March 28, 2018

Ubers of Health Care

Robert Graboyes

Senior Research Fellow

People perpetually ask, “Which company will become ‘the’ Uber of health care?” As of March, one company announced its intention to at least become “an” Uber of health care. Appropriately, the company entering the fray is … Uber.

Ridesharing’s pioneer company has launched UberHealth. The new venture effectively grafts its core business onto health care by providing transportation for patients to appointments at doctors’ offices, hospitals, clinics and rehab centers. The service differs from Uber’s familiar ridesharing business in that the medical providers will arrange the rides. The patient/passengers will not need the UberHealth app, and they won’t even need a smartphone.

UberHealth’s specific service could conceivably contribute as much to Americans’ health as a new drug or surgical procedure. American patients have a high no-show rate for medical appointments (one-third, according to Uber). Wasted appointment times cost providers money, which, like other operating expenses, gets passed on to all of us.

More important, a no-show can also mean that the patient forgoes important care or fails to follow through on regimens previously prescribed by providers. Actually making it to scheduled appointments has the potential to save lives and reduce suffering.

UberHealth hopes to cut into this absenteeism by lowering the costs and difficulty — for patients and providers — of shuttling to and from appointments. Potentially, UberHealth and similar services can also reduce the frivolous use of ambulances as ultra-expensive taxicabs.

This, of course, is a far cry from becoming “the” Uber of health care. But it’s unrealistic to expect any one firm to do for the whole of health care — one-fifth of the U.S. economy — what Uber did for a tiny slice of the considerably smaller transportation sector.

Uber injected new competition into a stodgy, protected market. But an important component of its success was the fact that the firm took aim at a fairly homogeneous line of business. Taxis ferry passengers from Point A to Point B, and usually over fairly small distances. Uber accumulated massive volumes of data, built superb telemetry, and built several levels of artificial intelligence to improve the experience of arranging a ride. But the key was finding one thing and doing it well.

Now, UberHealth seems to have zeroed in on a narrow sliver of health care where the status quo, as was the case with taxis, is less than ideal and amenable to a technological fix. Other Uber-like firms are doing the same. GetHeal.com, for example, enables patients to summon doctors to their homes or workplaces just as Uber users summon rides. LemonaidHealth.com simplifies the task of obtaining certain prescription drugs. DoctorOnDemand.com brings medical care to the home via laptop, tablet or smartphone. Opternative.com measures patients for eyeglasses via laptop and smartphone.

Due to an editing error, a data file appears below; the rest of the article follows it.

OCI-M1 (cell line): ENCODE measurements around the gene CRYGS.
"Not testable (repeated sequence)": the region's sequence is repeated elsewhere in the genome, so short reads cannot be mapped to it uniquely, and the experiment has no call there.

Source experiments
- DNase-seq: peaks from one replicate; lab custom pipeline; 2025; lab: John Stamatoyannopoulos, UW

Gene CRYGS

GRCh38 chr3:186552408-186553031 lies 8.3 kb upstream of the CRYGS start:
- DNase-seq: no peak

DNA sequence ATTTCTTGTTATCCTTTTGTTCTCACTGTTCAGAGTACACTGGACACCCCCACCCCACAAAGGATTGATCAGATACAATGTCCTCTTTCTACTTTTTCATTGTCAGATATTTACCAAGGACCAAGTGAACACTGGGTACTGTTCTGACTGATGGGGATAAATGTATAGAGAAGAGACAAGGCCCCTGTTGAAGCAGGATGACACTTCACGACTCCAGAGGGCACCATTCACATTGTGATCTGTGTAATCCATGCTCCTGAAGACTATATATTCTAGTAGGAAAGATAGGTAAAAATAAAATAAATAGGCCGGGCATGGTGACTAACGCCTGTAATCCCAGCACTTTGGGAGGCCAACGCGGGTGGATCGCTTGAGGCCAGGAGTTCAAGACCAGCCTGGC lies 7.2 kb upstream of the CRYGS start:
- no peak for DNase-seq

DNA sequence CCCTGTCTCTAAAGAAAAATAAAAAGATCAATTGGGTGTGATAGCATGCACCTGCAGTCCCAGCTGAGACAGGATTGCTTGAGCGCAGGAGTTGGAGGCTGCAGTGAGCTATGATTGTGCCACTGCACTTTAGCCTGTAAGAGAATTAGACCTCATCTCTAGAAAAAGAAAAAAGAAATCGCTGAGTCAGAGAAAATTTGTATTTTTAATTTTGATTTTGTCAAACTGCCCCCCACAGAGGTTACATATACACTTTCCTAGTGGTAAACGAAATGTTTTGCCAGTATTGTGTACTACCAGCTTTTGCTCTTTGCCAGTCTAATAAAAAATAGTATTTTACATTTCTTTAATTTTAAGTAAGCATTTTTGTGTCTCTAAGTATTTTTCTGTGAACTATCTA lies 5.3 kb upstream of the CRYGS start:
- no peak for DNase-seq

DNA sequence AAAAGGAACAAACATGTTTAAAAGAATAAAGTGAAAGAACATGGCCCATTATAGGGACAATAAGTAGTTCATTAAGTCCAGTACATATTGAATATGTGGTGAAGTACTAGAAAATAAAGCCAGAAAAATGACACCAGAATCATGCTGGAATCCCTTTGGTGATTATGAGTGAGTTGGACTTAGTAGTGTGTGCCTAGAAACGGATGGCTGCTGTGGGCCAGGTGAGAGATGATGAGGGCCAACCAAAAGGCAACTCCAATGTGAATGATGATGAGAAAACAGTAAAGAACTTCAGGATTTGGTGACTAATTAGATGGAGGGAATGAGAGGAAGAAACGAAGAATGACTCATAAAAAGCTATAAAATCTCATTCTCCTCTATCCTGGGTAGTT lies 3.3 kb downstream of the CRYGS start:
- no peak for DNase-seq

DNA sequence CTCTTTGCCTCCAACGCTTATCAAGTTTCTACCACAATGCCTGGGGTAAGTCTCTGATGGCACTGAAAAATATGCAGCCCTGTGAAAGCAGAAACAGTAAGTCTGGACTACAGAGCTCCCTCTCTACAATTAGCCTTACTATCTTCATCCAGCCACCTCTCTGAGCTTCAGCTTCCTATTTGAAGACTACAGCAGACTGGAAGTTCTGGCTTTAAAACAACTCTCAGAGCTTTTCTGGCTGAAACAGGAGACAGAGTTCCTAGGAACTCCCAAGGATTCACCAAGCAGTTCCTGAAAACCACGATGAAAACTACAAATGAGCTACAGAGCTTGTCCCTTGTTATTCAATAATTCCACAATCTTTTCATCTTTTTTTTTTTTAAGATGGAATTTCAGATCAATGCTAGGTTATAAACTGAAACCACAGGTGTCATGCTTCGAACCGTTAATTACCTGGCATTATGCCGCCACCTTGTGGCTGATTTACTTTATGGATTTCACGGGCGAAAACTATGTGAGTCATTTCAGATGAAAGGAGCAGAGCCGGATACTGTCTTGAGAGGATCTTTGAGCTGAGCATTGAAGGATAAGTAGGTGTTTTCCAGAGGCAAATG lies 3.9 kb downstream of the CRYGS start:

A common theme of “Uber-like” technologies is the combination of big data, connectivity and artificial intelligence to shrink transaction costs and shorten learning curves. Uber passengers can summon rides in seconds without searching for a phone number or a taxi stand. Uber drivers can effortlessly navigate the streets of cities they have never before visited. The technologies effectively amplify and accelerate the human brain.

The enormous size of our health care system, coupled with its many shortcomings, suggests room for hundreds of Uber-like enterprises. It will be interesting to see how many of these start-ups adopt another key feature of the Uber story — a willingness to push the limits of existing laws and regulations. For many decades, the taxi industry used its political muscle to stave off potential competitors in the business of intracity transport. Uber barreled through those obstacles, at times practicing what my colleague Adam Thierer calls “technological civil disobedience.”

This “let them sue us” attitude enabled Uber to overcome the barricades the taxi industry had worked assiduously for decades to construct. AirBNB did the same for the hospitality industry.

Health care is loaded with such artificial, deeply entrenched barriers. The real question is how many of the innovators with ideas as novel as Uber’s business model will also have the stomach to fend off the established players and their political agents.